The Mindset Reboot framework gave Sarah the tools and strategies that she needed to break this cycle of negative self-talk and low self-worth and step into her feminine power.

Here’s what Sarah had to say when she finished the Mindset Reboot Program:

 “I can’t even begin to tell you how much you’ve changed my life. I love and respect myself enough to stand up for myself. Those friends we talked about who weren’t really friends (just used me), they’re gone, and the people in my life now actually care about me, and I can tell the difference! All of my relationships have changed for the better. I finally feel like me again. Happy, healthy, and free.” 

Sarah noticed that when she moved beyond that initial stage of processing her struggles and broke unhelpful thought patterns, other things started to shift in her life.

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After a few weeks, Sarah was automatically seeking healthy coping strategies to manage her stress like going for a walk or meditating, rather than falling back on emotional eating and binge-watching some Netflix series.

She felt less frazzled all the time and found that there was more than enough time in her day to do the things that were most important to her. 

She found more joy in her work and started to become a more active employee at work, encouraging others and seeking out opportunities to advance in her career. 

Instead of hoping that people would notice her for her hard work, Sarah spoke up. She started to share her ideas, where she used to stay quiet or only share her opinion with her close work colleagues.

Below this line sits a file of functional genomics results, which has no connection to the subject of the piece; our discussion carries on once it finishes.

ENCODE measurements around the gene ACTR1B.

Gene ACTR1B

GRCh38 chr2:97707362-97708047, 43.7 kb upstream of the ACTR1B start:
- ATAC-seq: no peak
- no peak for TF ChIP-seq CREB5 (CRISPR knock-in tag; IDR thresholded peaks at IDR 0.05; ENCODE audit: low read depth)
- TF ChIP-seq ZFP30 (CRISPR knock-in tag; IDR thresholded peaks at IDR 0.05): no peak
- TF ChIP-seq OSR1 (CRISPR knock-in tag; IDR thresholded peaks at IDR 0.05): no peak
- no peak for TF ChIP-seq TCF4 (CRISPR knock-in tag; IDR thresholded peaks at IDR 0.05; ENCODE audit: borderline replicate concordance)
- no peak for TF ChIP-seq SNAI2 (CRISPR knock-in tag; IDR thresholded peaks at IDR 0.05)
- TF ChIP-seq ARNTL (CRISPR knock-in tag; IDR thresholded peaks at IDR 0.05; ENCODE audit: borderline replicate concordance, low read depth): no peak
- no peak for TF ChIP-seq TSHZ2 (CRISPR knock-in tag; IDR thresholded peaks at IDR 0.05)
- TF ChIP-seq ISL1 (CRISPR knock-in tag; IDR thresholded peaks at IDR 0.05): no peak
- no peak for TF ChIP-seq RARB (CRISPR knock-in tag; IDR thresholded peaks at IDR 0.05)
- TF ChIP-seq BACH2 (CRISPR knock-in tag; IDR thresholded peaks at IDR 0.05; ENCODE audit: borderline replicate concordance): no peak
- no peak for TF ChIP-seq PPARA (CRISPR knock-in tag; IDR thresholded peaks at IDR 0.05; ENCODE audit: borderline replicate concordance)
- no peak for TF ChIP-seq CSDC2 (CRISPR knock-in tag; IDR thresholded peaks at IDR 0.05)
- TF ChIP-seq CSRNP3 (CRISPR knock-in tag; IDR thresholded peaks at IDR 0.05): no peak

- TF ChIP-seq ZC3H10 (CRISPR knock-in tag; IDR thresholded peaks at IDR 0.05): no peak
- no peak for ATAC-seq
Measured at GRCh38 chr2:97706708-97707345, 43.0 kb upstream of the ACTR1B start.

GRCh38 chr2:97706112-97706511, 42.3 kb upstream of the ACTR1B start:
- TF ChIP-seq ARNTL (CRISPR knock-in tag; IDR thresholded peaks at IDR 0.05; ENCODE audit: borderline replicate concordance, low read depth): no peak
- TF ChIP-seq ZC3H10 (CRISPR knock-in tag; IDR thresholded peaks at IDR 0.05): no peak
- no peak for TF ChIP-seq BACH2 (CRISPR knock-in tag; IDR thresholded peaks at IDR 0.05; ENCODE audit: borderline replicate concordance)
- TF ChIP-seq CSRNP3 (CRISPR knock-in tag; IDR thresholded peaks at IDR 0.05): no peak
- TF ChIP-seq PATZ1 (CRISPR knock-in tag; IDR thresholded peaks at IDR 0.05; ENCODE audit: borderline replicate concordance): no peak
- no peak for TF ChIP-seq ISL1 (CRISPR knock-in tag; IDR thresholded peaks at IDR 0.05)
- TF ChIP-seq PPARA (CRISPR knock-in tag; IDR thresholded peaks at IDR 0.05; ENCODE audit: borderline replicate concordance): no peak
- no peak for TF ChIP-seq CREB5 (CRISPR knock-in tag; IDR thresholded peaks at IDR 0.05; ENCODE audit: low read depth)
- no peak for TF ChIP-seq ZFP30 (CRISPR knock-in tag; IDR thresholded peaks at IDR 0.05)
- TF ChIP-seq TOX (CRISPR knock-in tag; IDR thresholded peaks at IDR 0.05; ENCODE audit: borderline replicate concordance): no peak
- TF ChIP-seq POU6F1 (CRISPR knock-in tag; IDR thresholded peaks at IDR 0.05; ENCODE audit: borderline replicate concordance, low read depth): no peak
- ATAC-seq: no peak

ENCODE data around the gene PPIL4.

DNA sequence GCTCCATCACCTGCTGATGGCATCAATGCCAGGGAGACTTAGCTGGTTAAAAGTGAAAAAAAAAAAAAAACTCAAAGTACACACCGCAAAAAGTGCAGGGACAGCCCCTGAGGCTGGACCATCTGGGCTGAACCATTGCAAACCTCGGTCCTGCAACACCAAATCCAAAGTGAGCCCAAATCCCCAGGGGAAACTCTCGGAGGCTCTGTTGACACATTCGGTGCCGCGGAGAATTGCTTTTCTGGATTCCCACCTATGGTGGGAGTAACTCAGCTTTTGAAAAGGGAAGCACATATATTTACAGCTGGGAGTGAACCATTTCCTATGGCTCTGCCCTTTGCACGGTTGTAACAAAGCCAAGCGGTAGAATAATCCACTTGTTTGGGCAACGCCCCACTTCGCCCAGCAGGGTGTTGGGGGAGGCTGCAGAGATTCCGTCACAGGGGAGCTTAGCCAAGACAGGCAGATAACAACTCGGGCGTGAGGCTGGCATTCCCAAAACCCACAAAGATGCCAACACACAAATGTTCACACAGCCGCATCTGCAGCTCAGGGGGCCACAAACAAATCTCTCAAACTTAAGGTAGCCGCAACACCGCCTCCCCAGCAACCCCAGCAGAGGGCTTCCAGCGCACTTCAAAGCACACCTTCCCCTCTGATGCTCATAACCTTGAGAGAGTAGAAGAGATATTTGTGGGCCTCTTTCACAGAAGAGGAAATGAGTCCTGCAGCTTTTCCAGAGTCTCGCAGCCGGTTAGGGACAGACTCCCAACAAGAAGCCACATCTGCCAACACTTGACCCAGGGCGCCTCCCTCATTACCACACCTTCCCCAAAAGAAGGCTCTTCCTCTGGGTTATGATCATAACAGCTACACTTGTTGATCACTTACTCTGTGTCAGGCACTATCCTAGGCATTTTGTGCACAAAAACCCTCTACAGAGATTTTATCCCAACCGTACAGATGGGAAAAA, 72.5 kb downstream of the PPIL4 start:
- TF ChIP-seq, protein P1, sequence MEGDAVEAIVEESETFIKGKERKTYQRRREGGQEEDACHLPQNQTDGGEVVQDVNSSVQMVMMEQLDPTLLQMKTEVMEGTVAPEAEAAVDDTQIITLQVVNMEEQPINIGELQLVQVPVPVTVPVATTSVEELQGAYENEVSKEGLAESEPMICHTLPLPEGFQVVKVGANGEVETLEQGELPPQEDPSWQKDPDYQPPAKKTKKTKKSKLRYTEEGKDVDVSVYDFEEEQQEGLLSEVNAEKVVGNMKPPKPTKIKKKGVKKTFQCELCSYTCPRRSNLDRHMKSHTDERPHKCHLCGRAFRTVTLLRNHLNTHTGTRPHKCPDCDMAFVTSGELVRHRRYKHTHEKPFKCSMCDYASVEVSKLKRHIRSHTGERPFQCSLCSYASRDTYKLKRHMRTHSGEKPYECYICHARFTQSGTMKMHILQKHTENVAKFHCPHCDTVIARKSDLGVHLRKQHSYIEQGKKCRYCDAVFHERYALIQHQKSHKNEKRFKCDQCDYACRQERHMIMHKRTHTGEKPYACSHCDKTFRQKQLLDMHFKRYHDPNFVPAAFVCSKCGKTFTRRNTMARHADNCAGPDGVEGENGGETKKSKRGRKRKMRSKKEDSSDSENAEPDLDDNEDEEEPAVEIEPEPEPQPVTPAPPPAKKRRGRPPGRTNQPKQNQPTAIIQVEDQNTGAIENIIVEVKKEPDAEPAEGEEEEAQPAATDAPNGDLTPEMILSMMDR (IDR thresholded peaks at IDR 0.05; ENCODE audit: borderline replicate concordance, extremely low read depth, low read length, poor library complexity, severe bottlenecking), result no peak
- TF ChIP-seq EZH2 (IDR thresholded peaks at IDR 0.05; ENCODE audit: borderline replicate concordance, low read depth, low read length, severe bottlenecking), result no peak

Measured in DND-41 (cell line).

It had been several years since she had been given a raise. When she assertively brought this to the attention of her supervisors, using a scripting template from the Mindset Reboot Program,  she was surprised how quickly they gave it to her!

All because she broke free from staying stuck on step-one by remaining in support groups that didn’t offer tools and strategies to break the emotional cycles and patterns.

That, my friends, is what most support groups are missing.

So many support groups are missing the facilitation, the program, the strategies, the step-by-step instructions to move you past the validation and venting stage.

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Remember, this first step is important though because you can’t move on without letting it out and having people meet you where you are.

But when you’re ready to move on…

When you’ve had enough with talking about where you don’t want to be anymore, and you’re ready to move forward…

That’s when it’s time to seek out how to stop living in the same patterns that are creating the life that you’re living right now.

Our thoughts create emotions that create behaviours which then creates the life that we’re living.

So if you want to change your life, if you want to create a new lifestyle or change something about your life – you have to start by changing how you think.

This is something that we cover in-depth in my Mindset Reboot program and the doors for this program are going to be opening really soon. In preparation of this, I’m going to be hosting a free 5-day challenge that tackles this mindset work at the source – your inner critic.

Over the 5-days I’m going to share with you the exact same steps you’re going to use in the Mindset Reboot program to take back control from your Inner Critic and silence them. Everyone who goes through these exercises and applies them notices an almost immediate change in their self-talk. I get it, I know you’re busy, so the video for each day of the challenge is 5 minutes or less, and there is a downloadable audio version as well. Plus, the homework step for each day will take 15 minutes max. So you just need 20 minutes out of your day – I know you have 20 minutes. Maybe not all at once, but you definitely have 20 minutes.

I hold nothing back and you can join this challenge for free. We get started June 15, 2020. And if you’re listening to this episode at a later time, don’t worry. I run these challenges twice a year, so the next one won’t be too far away! 

Your action step for today is to go to to sign up for the free challenge. What do you have to lose except the negative impact of your Inner Critic keeping you stuck?

See you there.